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Identification of sesquisabinene B in carrot (Daucus carota L.) leaves as a compound electrophysiologically active to the carrot psyllid (Trioza apicalis Förster)

  • Rizan Rahmani
  • Fredrik Andersson
  • Martin N. Andersson
  • Jothi Kumar Yuvaraj
  • Olle Anderbrant
  • Erik HedenströmEmail author
Open Access
Original Article
  • 46 Downloads

Abstract

The Carrot psyllid, Trioza apicalis Förster (Homoptera: Psylloidea: Triozidae) is one of the major insect pests of carrots (Daucus carota L.) in parts of northern and central Europe. Gas chromatography–single-sensillum recording (GC–SSR) previously confirmed several active compounds in a carrot leaf extract, but the most active compound remained unidentified. Mass fragmentation patterns observed from the unidentified active compound when analyzed by gas chromatography and mass spectrometry (GC–MS) was used to propose β-sesquiphellandrene and α-cis-bergamotene to be candidates as the unidentified compound. The compounds were synthesized and their mass spectra were nearly identical with the unknown active compound. But, the retention times differed from the compound in the carrot leaf extract. Thus, to obtain the unidentified compound pure enough and in adequate amounts for nuclear magnetic resonance (NMR) analysis, preparative gas chromatography was applied to separate and concentrate this biologically active compound. Analysis by liquid chromatography quadrupole time of flight mass spectrometry (LC–QTOF) confirmed the unidentified compound to be a compound with the formula of C15H24 and together with GC–MS, 1H and 13C NMR analysis sesquisabinene B was identified as the unidentified compound in the extract. GC–SSR was then used to finally confirm the biological activity of sesquisabinene B isolated from the carrot leaf extract via preparative GC.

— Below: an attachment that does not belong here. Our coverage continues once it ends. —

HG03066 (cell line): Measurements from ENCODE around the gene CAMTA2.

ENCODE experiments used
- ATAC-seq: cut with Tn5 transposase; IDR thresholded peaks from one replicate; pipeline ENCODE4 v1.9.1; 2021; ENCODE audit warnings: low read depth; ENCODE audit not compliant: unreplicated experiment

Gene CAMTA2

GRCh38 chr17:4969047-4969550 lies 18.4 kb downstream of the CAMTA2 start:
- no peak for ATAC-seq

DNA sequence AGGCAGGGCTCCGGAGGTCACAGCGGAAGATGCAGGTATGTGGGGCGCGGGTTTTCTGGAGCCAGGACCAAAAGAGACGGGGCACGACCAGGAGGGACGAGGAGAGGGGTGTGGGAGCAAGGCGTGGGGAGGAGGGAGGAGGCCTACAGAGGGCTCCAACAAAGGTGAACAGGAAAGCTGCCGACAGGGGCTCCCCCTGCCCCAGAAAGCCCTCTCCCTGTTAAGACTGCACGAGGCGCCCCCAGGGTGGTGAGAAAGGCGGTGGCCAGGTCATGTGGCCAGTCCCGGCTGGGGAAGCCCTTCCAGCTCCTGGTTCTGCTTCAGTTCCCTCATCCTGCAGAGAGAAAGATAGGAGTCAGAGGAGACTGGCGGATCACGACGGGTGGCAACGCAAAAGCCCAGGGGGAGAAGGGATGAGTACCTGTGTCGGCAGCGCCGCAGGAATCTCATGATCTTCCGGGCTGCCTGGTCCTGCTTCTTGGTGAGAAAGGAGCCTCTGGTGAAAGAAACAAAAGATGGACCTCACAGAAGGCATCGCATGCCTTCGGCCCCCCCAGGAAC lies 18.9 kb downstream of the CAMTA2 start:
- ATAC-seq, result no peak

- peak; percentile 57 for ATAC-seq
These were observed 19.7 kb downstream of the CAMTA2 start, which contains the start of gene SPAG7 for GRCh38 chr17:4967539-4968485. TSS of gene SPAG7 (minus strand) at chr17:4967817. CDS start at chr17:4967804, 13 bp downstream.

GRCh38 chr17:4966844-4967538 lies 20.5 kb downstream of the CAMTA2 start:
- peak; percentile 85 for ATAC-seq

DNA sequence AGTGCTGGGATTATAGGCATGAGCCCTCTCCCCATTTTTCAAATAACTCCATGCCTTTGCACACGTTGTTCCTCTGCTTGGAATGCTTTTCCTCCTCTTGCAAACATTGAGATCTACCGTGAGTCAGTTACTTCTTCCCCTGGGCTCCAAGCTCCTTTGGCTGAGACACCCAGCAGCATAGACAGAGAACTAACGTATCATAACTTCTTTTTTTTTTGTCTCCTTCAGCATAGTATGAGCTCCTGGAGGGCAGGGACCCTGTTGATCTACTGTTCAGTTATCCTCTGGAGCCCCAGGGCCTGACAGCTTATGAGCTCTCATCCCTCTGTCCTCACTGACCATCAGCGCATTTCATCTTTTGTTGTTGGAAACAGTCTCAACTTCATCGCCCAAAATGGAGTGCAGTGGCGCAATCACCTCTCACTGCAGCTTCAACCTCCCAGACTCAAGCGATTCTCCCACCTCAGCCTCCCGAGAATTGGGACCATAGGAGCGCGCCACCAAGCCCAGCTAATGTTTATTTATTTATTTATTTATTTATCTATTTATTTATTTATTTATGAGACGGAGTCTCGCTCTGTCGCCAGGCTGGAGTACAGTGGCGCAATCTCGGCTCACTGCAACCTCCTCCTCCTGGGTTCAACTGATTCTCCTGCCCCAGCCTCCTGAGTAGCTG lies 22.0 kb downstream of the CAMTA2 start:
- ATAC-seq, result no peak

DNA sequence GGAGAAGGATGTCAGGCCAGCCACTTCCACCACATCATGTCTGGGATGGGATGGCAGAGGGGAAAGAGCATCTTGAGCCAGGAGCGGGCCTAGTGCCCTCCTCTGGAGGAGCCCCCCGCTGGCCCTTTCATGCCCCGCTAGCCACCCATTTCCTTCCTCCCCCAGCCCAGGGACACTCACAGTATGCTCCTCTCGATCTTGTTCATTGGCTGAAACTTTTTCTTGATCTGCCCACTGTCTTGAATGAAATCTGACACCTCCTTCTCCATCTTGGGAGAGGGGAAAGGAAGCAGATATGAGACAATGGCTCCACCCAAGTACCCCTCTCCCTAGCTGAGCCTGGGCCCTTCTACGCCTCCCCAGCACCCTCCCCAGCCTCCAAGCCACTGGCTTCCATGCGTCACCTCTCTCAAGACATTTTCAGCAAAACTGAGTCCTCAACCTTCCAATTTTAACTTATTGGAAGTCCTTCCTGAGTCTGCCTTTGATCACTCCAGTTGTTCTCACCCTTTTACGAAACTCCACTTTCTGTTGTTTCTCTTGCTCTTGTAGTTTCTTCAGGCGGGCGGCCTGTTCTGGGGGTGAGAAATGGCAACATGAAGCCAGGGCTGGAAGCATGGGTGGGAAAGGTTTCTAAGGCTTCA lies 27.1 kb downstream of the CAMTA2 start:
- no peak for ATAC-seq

Keywords

Synthesis β-Sesquiphellandrene α-cis-Bergamotene Preparative gas chromatography Single-sensillum recording Analysis 

Introduction

The carrot psyllid (Trioza apicalis Förster) is one of the major insect pests of carrot (Daucus carota L.) in many parts of northern and central Europe (Láska 1974; Rygg 1977; Munyaneza et al. 2010). The females lay their eggs on the carrot leaves early in the summer, and soon after the leaves become discolored and curl up due to phloem feeding of adults and nymphs. Furthermore, the root growth is distorted and reduced, resulting in non-marketable products. In addition, the psyllid and affected carrots are associated with the plant pathogen “Candidatus Liberibacter solanacearum” (Munyaneza et al. 2010, 2012). The new generation of psyllids migrates at the end of the season to nearby conifers, especially Norway spruce, Picea abies (L.) Karst., where they spend the winter (Kristoffersen and Anderbrant 2005, 2007). As with most insects, one can assume that several processes in the life cycle of carrot psyllids are guided, at least in part, by volatile chemical signals, e.g., finding carrots in the spring, finding a mate and localizing the overwintering habitat. A previous investigation found a number of compounds from carrots and conifers that elicited physiological responses in the psyllid antenna (Kristoffersen et al. 2008), e.g., (Z)-3-hexenal, terpinolene and terpinene-4-ol of conifer origin and also α-phellandrene and (Z)-α-bisabolene of carrot origin. However, the most active compound from carrot leaves remained unidentified and it was only noted that its mass spectrum was similar to that of bergamotene. Thus, it was needed to perform purification and a structural investigation to identify the correct molecular structure.